Author: clm  [ Fri Jan 25, 2013 10:07 pm ] Post subject: Re: The "chained" puzzles pnm wrote:Yes, it is interesting, and closely related to the twin puzzle (ideally you'dwant twin puzzles that are not solvable by themselves).The 2nd puzzle with the clues filled in, though, simply becomes a puzzlewith those clues as singles, right?Patrick Yes, Patrick, that's the idea, the clues are the single cells in the second (or successive puzzles) and the clues must be determined in the first puzzle (or "previous" puzzle, "left", in the chain). The difference is that with the twin you can work both simultaneously while in the "chained" (and possibly in the "nested" as proposed by picklepep) normally it would be necessary to completely solve first the "left" (or inner in the picklepep proposal) puzzle because until you have all clues you could not start (well apart of some operations and candidates here and there) the second puzzle with guarantees. In the twin you finish both simultaneously (they are interleaved) while in the "chained" you solve them in sequence (they are absolutely independent, that is the structure of the cages and distribution of numbers would be absolutely different): The twin have the same aspect (with different dresses ) while the "chained" puzzles (with different aspect) are "linked" by a few cells, let's say, a marriage . Apparently it's not difficult to program, right?.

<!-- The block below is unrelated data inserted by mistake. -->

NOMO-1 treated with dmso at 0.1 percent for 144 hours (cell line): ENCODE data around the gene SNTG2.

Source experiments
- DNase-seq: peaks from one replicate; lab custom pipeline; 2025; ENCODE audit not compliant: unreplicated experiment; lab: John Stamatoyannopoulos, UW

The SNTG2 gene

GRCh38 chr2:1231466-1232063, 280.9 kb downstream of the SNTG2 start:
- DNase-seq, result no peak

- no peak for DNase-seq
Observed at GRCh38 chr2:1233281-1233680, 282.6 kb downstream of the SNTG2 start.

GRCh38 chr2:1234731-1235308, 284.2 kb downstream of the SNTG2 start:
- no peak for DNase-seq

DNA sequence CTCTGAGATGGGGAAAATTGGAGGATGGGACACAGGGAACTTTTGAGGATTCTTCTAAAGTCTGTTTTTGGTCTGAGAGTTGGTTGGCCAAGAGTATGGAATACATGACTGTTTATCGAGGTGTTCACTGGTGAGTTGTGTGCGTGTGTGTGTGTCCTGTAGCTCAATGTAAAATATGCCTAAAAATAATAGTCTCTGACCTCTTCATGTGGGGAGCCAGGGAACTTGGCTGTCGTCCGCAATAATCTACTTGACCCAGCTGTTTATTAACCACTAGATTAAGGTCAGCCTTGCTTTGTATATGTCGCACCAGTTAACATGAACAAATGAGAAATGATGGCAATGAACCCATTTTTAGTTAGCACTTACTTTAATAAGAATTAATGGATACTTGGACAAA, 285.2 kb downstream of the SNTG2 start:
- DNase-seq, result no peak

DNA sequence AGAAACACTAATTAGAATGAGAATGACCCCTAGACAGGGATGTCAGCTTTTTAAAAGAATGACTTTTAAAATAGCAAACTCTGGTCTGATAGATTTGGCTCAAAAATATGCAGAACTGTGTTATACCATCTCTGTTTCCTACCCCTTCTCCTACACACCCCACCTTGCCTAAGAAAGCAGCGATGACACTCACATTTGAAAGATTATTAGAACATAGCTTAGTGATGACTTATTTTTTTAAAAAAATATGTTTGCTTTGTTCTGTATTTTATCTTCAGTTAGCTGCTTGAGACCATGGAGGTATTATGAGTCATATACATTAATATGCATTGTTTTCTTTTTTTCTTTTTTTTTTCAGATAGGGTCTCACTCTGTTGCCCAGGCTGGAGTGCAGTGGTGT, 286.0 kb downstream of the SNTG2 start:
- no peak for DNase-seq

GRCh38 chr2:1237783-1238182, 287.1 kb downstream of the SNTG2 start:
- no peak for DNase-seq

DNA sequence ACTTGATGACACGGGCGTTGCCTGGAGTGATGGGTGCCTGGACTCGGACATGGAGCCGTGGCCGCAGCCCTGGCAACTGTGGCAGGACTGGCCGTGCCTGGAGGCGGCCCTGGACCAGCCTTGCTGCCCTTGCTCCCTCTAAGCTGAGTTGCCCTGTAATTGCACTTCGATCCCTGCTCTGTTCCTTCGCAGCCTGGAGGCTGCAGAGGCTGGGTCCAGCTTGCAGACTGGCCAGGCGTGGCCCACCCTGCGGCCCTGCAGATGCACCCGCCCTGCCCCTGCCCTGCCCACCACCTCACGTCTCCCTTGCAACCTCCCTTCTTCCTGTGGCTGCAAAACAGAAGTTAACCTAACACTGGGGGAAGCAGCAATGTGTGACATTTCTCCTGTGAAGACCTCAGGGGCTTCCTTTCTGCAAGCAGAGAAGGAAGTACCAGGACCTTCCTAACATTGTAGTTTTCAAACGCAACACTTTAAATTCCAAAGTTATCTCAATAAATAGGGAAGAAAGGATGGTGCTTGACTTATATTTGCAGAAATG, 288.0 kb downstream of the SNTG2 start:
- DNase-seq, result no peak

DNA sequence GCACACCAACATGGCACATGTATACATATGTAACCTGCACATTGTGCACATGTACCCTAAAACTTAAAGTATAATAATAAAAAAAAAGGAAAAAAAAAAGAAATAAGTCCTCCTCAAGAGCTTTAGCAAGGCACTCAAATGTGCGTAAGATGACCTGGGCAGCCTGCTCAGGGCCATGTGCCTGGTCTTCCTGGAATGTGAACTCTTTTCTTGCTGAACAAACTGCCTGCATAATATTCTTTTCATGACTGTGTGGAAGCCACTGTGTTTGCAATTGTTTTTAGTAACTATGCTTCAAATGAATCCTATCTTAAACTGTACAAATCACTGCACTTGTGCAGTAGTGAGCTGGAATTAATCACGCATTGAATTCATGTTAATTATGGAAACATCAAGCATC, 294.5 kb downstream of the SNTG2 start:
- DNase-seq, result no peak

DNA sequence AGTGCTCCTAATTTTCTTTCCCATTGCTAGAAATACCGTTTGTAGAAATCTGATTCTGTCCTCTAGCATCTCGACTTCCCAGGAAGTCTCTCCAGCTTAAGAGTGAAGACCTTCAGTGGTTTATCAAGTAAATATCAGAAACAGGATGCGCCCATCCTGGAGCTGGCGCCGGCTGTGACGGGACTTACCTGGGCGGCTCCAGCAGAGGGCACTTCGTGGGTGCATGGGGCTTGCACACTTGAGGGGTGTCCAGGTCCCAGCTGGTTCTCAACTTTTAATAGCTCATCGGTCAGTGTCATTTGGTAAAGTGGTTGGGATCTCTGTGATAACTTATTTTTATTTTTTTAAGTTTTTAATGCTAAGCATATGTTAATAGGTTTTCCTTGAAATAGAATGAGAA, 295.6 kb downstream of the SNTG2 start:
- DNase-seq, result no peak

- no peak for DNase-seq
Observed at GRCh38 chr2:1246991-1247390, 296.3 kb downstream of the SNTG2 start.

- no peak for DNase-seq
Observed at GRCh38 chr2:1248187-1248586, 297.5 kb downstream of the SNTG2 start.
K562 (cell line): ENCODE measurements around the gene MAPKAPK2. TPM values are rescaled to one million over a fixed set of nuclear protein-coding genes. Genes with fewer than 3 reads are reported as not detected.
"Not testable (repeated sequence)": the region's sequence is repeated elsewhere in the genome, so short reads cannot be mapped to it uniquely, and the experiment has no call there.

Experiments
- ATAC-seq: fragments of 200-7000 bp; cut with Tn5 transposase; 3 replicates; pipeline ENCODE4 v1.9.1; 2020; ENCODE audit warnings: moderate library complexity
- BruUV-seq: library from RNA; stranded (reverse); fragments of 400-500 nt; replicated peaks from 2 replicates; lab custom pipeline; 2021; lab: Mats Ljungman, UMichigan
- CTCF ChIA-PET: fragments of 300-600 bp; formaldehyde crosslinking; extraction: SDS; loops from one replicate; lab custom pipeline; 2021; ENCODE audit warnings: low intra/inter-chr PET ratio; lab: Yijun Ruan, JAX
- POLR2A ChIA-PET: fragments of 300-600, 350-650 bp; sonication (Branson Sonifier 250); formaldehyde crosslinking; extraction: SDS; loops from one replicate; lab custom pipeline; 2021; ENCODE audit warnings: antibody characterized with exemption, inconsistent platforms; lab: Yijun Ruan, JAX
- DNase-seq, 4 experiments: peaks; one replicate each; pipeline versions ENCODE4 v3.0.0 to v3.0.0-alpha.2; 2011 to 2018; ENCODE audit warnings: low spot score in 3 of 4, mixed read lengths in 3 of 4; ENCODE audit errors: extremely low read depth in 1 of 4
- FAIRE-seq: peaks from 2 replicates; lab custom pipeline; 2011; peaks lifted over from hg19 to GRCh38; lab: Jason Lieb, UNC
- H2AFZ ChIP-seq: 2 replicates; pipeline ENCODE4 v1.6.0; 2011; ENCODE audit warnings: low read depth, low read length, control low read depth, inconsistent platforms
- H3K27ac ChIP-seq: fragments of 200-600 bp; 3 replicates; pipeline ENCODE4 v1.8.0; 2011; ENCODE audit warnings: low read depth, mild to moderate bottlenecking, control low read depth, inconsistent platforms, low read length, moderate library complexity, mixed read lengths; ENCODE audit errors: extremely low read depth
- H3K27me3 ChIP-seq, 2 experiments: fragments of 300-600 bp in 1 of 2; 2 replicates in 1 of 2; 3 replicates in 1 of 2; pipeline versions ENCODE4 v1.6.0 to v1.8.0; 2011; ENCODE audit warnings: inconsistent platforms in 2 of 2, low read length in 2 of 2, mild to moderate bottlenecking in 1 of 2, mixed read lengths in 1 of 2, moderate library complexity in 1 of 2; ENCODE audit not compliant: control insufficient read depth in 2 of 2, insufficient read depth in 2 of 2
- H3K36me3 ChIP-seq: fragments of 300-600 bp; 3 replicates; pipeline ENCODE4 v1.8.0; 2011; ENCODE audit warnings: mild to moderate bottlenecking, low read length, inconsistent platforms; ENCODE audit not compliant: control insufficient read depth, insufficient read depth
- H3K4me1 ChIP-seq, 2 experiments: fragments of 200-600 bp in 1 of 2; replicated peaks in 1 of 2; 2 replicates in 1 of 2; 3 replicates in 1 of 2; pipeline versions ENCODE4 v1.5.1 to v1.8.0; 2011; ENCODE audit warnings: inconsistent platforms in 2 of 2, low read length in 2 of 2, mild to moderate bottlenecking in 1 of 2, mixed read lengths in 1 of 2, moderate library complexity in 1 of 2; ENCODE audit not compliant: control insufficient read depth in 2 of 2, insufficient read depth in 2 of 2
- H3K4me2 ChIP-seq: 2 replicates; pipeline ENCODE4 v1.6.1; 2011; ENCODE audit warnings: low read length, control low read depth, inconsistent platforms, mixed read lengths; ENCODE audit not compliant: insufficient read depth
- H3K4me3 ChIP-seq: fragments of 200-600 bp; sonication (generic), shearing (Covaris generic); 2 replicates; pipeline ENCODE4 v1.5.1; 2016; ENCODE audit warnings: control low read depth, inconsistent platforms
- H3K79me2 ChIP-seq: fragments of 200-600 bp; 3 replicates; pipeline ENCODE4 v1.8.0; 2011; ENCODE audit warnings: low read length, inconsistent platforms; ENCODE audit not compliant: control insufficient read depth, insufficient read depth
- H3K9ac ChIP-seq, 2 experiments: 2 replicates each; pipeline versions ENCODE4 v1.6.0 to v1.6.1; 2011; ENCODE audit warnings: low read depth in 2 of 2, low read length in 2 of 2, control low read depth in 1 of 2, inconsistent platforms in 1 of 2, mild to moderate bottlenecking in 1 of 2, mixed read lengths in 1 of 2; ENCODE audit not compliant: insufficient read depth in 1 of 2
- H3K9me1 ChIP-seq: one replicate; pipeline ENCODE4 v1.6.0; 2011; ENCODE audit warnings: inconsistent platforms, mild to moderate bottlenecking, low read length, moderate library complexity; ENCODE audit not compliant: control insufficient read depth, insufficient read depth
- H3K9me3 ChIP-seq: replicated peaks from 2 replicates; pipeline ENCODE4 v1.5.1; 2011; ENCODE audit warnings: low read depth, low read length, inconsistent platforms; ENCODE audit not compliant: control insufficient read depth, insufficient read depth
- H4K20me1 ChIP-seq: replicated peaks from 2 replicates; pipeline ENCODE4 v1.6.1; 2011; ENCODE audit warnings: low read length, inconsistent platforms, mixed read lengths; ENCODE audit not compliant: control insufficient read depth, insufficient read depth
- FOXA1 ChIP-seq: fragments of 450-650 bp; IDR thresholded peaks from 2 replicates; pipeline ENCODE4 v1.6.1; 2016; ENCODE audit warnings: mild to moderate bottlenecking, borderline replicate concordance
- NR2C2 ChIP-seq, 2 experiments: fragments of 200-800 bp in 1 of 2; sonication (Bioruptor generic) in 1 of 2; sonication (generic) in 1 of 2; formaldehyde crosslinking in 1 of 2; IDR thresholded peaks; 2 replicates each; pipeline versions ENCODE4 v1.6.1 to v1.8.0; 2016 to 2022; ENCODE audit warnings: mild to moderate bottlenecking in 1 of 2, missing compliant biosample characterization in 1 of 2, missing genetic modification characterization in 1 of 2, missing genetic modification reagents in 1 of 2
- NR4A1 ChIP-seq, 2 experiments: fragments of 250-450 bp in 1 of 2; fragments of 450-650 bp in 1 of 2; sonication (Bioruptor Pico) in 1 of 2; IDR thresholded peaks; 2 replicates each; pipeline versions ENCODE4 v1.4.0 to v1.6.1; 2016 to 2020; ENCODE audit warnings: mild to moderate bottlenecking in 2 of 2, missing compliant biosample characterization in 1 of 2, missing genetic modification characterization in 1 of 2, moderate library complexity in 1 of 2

Author: pnm  [ Fri Jan 25, 2013 10:18 pm ] Post subject: Re: The "chained" puzzles clm wrote:Apparently it's not difficult to program, right?.I think it's doable. It made me think of a way on how to determine whena puzzle is no longer solvable, thanks (but note that doable not necessarily == "takes little time" )